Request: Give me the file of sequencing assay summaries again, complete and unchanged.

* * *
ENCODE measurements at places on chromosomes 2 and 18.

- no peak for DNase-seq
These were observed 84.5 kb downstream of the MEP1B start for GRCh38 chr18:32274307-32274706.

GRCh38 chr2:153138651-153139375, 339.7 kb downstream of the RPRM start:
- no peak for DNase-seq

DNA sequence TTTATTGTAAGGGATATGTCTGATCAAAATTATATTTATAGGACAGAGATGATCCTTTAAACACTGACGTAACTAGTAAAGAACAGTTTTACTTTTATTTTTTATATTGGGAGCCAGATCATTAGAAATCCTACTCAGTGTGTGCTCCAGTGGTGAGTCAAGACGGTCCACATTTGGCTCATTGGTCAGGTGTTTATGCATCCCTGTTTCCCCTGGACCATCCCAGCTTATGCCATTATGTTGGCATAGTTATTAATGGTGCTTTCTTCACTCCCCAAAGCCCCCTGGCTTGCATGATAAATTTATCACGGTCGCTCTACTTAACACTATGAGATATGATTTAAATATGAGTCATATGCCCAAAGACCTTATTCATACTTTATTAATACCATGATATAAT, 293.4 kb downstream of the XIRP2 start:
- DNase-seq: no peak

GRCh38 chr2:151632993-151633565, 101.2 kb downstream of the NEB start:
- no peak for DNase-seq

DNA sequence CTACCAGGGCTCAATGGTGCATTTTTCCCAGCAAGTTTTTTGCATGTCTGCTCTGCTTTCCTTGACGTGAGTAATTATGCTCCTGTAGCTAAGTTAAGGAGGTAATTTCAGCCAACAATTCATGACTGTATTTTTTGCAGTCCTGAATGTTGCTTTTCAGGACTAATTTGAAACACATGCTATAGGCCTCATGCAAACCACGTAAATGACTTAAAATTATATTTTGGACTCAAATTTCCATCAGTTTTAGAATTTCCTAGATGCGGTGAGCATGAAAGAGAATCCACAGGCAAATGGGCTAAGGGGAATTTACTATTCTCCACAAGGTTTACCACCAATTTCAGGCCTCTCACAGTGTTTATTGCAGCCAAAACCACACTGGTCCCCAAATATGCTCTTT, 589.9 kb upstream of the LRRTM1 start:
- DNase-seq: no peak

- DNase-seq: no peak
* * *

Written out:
ENCODE measurements at places on chromosomes 2 and 18.

- no peak for DNase-seq
These were observed 84.5 kb downstream of the MEP1B start for GRCh38 chr18:32274307-32274706.

GRCh38 chr2:153138651-153139375, 339.7 kb downstream of the RPRM start:
- no peak for DNase-seq

DNA sequence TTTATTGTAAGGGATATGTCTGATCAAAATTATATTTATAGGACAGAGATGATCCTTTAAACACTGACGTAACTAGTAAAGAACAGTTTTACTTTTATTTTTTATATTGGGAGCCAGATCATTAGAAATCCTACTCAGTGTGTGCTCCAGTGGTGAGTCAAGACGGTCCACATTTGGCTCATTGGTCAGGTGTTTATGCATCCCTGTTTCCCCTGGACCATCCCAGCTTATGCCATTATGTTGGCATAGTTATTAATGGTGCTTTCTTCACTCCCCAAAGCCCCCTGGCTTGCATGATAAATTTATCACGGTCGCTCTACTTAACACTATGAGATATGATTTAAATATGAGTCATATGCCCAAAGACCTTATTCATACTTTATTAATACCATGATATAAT, 293.4 kb downstream of the XIRP2 start:
- DNase-seq: no peak

GRCh38 chr2:151632993-151633565, 101.2 kb downstream of the NEB start:
- no peak for DNase-seq

DNA sequence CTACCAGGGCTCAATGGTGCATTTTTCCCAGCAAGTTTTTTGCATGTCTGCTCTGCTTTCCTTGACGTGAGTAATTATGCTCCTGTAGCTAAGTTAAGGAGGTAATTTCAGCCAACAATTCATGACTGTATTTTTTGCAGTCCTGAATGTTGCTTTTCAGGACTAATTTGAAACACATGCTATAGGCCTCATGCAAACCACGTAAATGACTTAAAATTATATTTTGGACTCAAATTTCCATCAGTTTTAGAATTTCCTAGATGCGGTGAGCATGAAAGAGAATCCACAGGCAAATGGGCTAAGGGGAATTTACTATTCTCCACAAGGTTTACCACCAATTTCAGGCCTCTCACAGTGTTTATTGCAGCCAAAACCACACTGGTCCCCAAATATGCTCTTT, 589.9 kb upstream of the LRRTM1 start:
- DNase-seq: no peak

- DNase-seq: no peak